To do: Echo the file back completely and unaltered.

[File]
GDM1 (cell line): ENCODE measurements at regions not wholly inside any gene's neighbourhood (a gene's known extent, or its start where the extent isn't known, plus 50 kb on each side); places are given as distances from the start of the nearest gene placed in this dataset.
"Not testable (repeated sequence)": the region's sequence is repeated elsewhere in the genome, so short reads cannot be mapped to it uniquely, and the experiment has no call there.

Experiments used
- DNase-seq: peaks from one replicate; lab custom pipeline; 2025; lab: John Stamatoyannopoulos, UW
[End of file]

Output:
GDM1 (cell line): ENCODE measurements at regions not wholly inside any gene's neighbourhood (a gene's known extent, or its start where the extent isn't known, plus 50 kb on each side); places are given as distances from the start of the nearest gene placed in this dataset.
"Not testable (repeated sequence)": the region's sequence is repeated elsewhere in the genome, so short reads cannot be mapped to it uniquely, and the experiment has no call there.

Experiments used
- DNase-seq: peaks from one replicate; lab custom pipeline; 2025; lab: John Stamatoyannopoulos, UW